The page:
Sagging rear springs cheap fix? Helper springs.

              I've driven multiple sqbirds for decades, including 14 years as daily drivers in the late 60s through the early 80s. My quick trick was to install cheap leaf helper springs (easy to find) on the rear, which raised the car a bit, plus added some much needed stiffness to the too soft (imo) factory springs. That tightened up the handling as well as adding load capacity. The first time I tried helper leaf springs was after I added a continental kit to my daily driver in '69, which really made the rear end sag (I carried two spares which didn't help) and made the handling mushy. Adding the helper springs really helped.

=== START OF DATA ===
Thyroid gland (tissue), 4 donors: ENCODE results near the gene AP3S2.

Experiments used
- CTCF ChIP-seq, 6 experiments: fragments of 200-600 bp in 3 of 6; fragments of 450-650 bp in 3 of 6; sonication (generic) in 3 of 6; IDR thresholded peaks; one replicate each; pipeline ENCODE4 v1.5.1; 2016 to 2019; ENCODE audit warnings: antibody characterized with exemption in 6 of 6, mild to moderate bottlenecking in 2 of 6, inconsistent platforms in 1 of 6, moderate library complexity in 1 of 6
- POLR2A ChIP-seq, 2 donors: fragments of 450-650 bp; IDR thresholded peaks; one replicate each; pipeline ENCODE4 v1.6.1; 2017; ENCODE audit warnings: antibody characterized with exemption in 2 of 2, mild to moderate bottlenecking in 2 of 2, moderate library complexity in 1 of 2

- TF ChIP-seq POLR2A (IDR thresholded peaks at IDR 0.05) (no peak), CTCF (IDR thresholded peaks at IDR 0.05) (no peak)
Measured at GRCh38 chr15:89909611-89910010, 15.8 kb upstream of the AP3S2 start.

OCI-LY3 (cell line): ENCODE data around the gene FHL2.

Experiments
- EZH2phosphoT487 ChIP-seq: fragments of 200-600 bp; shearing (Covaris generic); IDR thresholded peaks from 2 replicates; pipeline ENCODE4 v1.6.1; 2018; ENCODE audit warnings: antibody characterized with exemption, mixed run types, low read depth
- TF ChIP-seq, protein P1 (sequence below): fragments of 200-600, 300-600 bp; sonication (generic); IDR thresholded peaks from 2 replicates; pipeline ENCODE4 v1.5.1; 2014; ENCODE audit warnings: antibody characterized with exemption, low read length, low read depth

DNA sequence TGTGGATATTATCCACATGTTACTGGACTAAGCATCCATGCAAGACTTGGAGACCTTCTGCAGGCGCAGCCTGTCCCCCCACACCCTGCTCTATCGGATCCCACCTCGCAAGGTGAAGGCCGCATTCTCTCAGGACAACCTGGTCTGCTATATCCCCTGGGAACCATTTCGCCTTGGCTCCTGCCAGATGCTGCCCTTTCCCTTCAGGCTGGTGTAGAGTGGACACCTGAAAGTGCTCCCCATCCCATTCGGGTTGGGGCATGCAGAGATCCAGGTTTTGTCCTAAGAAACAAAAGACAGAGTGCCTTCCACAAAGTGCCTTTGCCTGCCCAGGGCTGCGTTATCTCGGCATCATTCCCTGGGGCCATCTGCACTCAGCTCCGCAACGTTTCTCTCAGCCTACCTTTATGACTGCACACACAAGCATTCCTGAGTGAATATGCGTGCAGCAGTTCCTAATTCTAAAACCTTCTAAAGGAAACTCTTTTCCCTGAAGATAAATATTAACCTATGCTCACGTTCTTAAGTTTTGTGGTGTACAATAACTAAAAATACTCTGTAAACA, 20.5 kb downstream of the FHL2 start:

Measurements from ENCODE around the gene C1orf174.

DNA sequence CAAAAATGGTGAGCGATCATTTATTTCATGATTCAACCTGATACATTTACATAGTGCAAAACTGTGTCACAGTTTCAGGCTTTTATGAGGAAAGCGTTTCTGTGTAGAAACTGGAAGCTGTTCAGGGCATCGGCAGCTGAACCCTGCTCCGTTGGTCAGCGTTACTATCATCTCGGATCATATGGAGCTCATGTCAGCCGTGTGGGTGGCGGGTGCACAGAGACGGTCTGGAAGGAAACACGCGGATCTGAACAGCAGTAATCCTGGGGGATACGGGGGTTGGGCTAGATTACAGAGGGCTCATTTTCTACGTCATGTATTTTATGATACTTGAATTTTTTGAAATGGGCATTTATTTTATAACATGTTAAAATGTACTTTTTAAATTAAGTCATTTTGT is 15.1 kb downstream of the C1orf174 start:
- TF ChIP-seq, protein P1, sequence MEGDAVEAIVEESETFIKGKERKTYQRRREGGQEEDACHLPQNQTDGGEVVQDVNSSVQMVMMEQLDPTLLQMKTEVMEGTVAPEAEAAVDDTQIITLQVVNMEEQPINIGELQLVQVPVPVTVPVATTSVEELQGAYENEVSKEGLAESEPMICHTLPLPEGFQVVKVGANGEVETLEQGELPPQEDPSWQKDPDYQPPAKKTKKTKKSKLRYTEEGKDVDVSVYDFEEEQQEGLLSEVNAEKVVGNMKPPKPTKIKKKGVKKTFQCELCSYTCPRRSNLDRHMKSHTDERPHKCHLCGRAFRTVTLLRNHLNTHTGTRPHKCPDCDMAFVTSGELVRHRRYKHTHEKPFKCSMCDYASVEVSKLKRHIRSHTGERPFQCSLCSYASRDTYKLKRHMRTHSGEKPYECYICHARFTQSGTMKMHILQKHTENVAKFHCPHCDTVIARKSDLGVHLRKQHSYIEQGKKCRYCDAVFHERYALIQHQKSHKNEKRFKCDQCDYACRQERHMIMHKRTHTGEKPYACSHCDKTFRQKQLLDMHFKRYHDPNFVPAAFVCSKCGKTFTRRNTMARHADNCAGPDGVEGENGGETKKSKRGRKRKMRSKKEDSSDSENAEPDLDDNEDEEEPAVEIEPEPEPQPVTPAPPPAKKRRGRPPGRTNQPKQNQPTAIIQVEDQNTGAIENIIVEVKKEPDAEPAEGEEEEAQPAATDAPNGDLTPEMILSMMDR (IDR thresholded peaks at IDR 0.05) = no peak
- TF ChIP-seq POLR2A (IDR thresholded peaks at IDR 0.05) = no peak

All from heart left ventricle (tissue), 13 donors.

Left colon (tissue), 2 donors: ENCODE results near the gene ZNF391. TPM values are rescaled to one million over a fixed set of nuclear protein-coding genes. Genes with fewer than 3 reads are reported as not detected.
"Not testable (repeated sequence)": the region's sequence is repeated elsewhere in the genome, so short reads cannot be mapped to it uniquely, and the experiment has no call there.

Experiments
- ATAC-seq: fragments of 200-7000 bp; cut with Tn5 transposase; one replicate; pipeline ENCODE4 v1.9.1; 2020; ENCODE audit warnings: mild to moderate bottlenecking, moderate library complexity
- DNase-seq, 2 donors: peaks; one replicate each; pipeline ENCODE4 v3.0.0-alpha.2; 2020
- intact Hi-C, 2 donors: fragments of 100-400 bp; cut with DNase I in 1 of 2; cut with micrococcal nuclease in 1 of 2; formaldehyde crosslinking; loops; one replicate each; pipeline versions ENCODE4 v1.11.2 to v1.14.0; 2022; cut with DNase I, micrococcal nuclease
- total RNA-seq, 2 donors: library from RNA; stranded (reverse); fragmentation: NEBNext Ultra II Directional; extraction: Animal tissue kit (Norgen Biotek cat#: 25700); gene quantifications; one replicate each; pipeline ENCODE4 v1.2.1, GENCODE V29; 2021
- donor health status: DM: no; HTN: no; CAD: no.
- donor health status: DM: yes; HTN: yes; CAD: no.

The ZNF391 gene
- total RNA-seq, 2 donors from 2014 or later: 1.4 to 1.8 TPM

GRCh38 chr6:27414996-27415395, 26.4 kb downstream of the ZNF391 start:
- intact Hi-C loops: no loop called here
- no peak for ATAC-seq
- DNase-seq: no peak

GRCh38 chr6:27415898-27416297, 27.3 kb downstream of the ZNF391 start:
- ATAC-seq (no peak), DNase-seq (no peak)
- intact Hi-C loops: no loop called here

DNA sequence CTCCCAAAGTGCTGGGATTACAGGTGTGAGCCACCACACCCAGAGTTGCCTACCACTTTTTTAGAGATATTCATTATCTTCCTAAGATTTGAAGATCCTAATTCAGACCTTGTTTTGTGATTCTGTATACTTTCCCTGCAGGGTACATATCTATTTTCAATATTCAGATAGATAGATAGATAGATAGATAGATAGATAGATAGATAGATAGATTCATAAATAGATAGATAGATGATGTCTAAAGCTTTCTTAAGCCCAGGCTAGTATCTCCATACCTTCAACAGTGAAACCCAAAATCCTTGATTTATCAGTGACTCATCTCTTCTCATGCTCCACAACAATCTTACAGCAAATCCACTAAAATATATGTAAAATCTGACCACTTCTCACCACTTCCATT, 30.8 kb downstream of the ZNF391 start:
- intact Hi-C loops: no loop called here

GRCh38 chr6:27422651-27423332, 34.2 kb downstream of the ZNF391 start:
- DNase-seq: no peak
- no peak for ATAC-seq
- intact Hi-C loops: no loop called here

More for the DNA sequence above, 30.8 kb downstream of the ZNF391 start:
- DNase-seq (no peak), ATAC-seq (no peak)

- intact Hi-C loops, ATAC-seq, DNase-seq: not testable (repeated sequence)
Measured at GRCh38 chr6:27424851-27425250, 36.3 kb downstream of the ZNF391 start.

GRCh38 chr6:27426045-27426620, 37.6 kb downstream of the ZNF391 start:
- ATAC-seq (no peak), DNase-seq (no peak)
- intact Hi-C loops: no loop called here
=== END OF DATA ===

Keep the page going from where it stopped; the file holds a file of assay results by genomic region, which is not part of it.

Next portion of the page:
Or try booster spring ("load-leveller") rear shocks, either built-in (hard to find) or booster springs over your existing shocks (easy to find). I recently put Monroe gas-charged load-levellers on a '58, which are notorius for too soft rear coil springs that sag & sway.

              I've never tried new springs. I've seen cars with new springs or re-arched springs that either sat too high or still sagged, so I always stopped short of spending the big $ when the outcome was iffy.

              I also put front load levellers on the front of a couple of sqbirds that sagged in front. That really helped on a 430 (every 430 I've ever seen sags in the front due to the extra weight of the big engine & tranny).

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              • #22